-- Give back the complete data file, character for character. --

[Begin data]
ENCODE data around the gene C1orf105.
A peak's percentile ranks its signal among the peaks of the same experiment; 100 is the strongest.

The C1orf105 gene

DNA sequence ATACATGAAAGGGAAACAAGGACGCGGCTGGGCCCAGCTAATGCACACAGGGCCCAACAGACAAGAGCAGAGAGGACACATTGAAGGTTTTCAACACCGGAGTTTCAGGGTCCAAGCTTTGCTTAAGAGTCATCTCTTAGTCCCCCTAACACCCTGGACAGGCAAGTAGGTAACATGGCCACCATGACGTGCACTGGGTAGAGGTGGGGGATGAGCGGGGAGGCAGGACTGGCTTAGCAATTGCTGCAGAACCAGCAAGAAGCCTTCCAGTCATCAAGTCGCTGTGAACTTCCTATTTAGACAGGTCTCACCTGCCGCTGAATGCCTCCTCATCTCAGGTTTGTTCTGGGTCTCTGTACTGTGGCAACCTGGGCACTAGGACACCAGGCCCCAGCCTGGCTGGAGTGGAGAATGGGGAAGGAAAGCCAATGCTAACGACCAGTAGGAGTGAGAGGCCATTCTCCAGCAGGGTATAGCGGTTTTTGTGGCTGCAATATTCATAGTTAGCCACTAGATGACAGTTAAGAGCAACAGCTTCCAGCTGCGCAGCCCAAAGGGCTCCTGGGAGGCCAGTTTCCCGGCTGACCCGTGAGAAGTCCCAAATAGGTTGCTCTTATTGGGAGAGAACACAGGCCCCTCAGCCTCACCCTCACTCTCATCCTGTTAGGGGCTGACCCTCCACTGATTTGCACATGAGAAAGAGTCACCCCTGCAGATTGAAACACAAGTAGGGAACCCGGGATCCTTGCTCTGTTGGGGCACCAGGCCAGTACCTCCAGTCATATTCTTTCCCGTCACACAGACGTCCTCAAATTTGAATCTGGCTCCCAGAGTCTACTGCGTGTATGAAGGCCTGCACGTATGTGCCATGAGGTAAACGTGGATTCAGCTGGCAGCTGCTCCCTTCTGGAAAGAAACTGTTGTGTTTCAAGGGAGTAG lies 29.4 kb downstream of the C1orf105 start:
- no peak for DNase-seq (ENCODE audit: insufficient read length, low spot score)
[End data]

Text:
ENCODE data around the gene C1orf105.
A peak's percentile ranks its signal among the peaks of the same experiment; 100 is the strongest.

The C1orf105 gene

DNA sequence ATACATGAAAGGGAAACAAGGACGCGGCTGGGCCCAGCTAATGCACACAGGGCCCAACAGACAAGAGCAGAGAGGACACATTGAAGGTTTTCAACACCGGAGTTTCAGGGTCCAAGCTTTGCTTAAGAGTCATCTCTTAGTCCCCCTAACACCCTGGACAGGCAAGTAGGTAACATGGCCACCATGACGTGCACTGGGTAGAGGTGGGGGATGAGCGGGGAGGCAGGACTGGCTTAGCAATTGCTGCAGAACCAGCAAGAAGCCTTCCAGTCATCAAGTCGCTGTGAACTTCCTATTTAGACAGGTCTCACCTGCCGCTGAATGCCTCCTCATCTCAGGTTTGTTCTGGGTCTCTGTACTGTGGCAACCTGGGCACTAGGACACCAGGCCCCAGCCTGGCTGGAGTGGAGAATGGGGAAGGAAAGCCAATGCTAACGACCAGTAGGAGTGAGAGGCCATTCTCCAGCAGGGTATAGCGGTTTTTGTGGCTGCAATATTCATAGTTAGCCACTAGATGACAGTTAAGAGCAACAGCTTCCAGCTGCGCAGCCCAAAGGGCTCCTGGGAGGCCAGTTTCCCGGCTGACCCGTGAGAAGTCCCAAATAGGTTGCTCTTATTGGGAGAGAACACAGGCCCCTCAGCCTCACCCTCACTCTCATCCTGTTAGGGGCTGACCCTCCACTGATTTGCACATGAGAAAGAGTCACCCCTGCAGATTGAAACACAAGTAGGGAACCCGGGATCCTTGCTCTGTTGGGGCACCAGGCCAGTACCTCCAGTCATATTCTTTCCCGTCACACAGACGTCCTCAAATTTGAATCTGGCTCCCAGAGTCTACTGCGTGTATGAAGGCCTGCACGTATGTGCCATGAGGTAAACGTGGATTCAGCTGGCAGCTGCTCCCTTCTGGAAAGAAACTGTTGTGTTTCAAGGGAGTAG lies 29.4 kb downstream of the C1orf105 start:
- no peak for DNase-seq (ENCODE audit: insufficient read length, low spot score)